Two Care2 stories hit close to home this week. The first was a report that drinking water with levels of arsenic considered accpetable by EPA might cause prenatal growth and development problems and reduce the nutrient availability of breastmilk. Having worked on the campaign to get the arsenic limit lowered to its current level while ... [Read more]
But let's start with the big picture:
Add the global warming and trash concerns to worries about dioxin, a cancer-causing bi-product of bleaching paper and cotton, and many women are choosing reusable menstrual cups instead of disposable tampons (brands and resources outlined below the jump).
While feminine hygiene products may not be the biggest environmental threat or the most effective way to personally address global climate change, if you've already tackled things like your home energy efficiency, shifted to renewable energy, and reduced the carbon footprint of your personal transportation, then you might shift your attention to some of the other ways you can make a difference. Shifting away from disposable feminine hygiene products is an easy lifestyle change to that still makes a difference.
Feminine Care Products Are A Big Industry
We've all seen the ridiculous commercials of women wearing clingy white outfits and dancing on the beach because of the freedom delivered by whatever disposable product they've chosen. In fact, several brands of hygiene product go right to the root word for freedom in naming their products: Libra and Libresse are brands of tampons.
There's money in menstrual products, a lot of it. One market analysis predicts that the industry will gross $14.5 billion dollars a year by 2015. (That's a lot of freedom!) But that same analysis warns that "Reduced acceptance of throwaway convenience and increased emphasis on resource optimization, environmental benefits . . ." are among the challenges facing the industry.
Among the other challenges for the industry, an aging market share as baby boomer no longer need them. Kotex, a brand I definitely grew up thinking was for old people, is trying to capture the teens and tween audience by mocking the marketing previously used by Kotex and other brands.
Their "Get Real" campaign offers tampons and pads in bright colors and encourages girls to "take a stand against bland" by ordering custom designs on their pads. No, seriously.
Are Reusable Menstrual Products Going Too Far?
The decision between cloth and disposable diapers, something a baby will wear for about 3 years, gets a lot of press and is an expected eco-decision facing a new parent. Yet the decision between reusable and disposable menstrual products, something a woman will use nearly three months a year for most of their lives, is not even one many women consciously made.
I'm not really that nostalgic for the technology of my grandmother's era, it wasn't that long ago that reusable products were the norm. Today though, shifting from disposable tampons and maxis to a menstrual cup or reusable pads requires you to reject the notion that manufacturers are trying to sell you that your entire life can be neat, tidy, convenient, and, if you want, sweet smelling.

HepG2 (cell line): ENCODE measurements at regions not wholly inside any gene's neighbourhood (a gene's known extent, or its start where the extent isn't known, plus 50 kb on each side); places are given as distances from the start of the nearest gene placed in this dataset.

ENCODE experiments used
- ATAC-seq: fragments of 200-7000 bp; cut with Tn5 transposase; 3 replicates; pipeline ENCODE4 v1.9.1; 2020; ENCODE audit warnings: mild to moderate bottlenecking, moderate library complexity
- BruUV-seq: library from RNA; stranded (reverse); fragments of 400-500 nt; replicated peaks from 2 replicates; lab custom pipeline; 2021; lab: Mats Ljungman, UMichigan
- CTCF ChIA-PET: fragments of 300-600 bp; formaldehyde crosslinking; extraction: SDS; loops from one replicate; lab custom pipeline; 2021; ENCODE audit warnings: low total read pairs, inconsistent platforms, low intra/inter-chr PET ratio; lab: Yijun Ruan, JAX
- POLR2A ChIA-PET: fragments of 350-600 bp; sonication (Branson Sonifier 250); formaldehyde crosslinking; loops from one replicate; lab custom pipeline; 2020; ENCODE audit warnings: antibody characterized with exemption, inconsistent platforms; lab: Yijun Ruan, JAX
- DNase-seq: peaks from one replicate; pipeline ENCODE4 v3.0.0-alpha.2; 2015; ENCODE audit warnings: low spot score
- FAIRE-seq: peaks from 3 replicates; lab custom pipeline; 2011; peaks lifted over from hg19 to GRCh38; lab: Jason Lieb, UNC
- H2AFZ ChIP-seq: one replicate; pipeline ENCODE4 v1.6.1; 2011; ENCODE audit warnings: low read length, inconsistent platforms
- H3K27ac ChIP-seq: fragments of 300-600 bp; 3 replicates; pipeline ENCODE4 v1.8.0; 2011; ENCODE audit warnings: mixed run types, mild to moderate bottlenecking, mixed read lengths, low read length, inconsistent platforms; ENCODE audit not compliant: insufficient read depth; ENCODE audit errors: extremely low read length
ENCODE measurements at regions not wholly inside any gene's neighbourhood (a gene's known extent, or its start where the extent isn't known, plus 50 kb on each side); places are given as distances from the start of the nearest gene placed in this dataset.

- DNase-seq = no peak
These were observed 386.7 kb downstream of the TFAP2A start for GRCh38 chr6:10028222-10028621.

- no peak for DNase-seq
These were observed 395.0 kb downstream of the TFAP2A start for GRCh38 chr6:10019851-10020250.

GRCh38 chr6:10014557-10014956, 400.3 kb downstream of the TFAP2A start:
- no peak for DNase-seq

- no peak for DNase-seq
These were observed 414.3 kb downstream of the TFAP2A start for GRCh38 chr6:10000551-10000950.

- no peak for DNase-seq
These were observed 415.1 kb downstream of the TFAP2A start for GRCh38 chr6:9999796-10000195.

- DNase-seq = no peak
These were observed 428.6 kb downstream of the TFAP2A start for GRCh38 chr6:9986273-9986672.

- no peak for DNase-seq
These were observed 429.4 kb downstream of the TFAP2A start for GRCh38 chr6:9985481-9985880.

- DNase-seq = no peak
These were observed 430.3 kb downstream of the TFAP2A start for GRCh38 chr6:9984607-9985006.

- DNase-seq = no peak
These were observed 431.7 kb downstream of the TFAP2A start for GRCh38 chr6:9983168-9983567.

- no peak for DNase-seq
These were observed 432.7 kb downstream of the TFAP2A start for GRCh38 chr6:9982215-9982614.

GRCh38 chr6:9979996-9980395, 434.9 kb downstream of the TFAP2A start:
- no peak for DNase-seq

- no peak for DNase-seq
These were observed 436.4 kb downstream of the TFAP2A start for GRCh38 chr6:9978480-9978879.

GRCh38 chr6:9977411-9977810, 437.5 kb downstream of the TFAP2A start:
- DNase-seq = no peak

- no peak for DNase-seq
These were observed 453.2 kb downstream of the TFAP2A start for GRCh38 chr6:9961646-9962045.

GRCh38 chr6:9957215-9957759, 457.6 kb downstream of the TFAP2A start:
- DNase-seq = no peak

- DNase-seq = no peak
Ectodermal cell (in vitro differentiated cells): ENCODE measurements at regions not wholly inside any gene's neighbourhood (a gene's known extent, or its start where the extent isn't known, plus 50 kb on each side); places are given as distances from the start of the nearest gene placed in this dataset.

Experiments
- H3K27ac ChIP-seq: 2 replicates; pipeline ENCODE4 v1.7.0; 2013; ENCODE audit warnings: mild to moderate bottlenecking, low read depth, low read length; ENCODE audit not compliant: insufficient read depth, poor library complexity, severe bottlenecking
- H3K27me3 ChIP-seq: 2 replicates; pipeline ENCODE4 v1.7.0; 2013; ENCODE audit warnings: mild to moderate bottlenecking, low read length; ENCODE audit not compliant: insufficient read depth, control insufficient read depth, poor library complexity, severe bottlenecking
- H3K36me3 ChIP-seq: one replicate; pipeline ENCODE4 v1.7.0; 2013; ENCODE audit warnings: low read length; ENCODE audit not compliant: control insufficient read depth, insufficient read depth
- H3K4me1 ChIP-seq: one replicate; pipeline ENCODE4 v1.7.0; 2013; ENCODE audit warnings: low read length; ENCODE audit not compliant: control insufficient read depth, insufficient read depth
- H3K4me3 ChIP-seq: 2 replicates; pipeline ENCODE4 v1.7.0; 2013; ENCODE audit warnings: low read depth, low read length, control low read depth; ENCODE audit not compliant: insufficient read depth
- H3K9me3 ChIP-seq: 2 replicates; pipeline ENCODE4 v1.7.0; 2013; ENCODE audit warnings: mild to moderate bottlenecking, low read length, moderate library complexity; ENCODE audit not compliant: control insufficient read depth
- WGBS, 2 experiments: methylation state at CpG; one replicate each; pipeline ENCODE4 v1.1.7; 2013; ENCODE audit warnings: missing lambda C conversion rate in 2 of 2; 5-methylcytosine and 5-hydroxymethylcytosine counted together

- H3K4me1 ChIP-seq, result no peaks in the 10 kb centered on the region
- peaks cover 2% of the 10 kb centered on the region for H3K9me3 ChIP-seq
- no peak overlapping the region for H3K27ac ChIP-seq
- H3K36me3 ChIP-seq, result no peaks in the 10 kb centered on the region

But if you're found this Green Moms Carnival blog because you are a mom, you've already been disabused of that notion and know that life is messy. By the time you've lived through the exploding diapers phase of infancy and survived potty training and the recurring stomach viruses of the preschool years, your entire perception of what's messy and gross may have shifted.
The poem below was emailed to me this week. If you are a parent who's read the "If you Give a Mouse a Cookie" book series by Laura Numeroff, this may strike a cord. If You Give A Mom A Muffin by Beth Brubaker If you give a mom a muffin, She’ll want a cup ... [Read more]
Originally published on Care2. Were you one of the millions of Americans to get an upgrade to one of your electronic devices this holiday season? You know you are not alone, of course. According to the Electronics Take Back Coalition, consumers in the United States will replace approximately 400 million consumer gadgets this year. Tiny ... [Read more]
Found myself writing about chemicals out of place. Recently on Care2: Recent reports reveal that hydraulic fracturing, a form of natural gas drilling that involves injecting toxin-laden water deep underground, may have been responsible for earthquakes in England and Oklahoma and the Environmental Protection agency announced that it will investigate the drilling method’s impact on ... [Read more]
News outlets are calling the 143-pound blue catfish hooked by sport fishermen in Virginia a monster of our own making. The fish caught by Richard Nicholas “Nick” Anderson and his father and brother in John H. Kerr Reservoir, known locally as Buggs Island Lake, broke the state record just set in March by a 109 ... [Read more]
Don't Make Connections Between Extreme Weather Events (VIDEO) . . . because that might might lead you to conclude that global warming is already happening, warns Bill McKibben in a Washington Post oped. In the wake of the devastating tornado's in Joplin, MO, and a record year for tornados, floods, and wildfires worldwide, author and ... [Read more]
Started a new conversation over at Care2 this week. Check it out. Valuing Green in Greenbacks: Should We Put a Price on Services Rendered by Nature? "According to the United Nations Environment Programme report "Mainstreaming the Economics of Nature," failing to value the Earth's natural services, such as bees pollinating the world's food supply or ... [Read more]
More the 5000 bloggers are writing about water today for Blog Action Day. Why? Because unsafe water and lack of basic sanitation cause 80 percent of diseases and kill more people every year than all forms of violence, including war. A colleague recently pointed me to this stunning graphic about how war over water could ... [Read more]